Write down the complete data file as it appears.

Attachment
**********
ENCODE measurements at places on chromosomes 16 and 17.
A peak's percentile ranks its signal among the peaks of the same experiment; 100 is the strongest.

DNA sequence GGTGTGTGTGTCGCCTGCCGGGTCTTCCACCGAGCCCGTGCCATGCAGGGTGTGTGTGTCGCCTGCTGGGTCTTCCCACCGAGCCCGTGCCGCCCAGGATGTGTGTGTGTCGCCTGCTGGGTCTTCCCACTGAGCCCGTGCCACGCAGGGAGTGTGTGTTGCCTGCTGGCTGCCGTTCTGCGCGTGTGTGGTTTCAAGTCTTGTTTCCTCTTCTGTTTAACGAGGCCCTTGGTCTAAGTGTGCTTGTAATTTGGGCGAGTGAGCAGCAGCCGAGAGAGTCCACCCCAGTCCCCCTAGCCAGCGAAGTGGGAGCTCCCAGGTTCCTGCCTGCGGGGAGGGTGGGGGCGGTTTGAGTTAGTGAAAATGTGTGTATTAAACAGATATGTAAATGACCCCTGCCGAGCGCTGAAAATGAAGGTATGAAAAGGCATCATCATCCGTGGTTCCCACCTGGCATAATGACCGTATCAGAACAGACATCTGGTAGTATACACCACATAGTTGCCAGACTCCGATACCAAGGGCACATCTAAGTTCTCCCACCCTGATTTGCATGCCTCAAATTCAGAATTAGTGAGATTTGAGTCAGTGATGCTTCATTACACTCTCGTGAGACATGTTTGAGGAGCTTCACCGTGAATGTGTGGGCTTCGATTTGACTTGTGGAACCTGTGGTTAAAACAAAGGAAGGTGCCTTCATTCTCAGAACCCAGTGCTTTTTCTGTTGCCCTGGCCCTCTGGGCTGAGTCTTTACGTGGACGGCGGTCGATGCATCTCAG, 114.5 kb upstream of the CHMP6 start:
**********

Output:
ENCODE measurements at places on chromosomes 16 and 17.
A peak's percentile ranks its signal among the peaks of the same experiment; 100 is the strongest.

DNA sequence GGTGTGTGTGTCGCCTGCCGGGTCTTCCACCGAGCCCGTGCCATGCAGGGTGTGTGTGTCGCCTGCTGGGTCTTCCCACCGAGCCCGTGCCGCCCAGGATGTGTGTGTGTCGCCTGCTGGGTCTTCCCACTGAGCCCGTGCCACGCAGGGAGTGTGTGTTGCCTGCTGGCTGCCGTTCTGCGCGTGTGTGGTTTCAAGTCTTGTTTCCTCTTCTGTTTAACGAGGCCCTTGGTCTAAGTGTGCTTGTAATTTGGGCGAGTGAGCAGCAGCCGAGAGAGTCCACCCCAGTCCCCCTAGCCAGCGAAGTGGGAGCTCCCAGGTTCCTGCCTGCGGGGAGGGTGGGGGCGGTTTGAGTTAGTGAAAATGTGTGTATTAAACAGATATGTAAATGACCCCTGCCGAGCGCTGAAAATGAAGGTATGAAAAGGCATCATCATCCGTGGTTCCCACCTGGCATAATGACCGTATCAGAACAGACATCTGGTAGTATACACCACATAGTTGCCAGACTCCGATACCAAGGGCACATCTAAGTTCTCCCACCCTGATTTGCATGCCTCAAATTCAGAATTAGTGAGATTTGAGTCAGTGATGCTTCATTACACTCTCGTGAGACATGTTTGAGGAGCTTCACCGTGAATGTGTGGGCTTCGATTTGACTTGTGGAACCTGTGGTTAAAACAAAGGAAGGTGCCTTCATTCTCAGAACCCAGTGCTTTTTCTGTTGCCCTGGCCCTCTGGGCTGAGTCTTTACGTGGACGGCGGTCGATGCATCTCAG, 114.5 kb upstream of the CHMP6 start: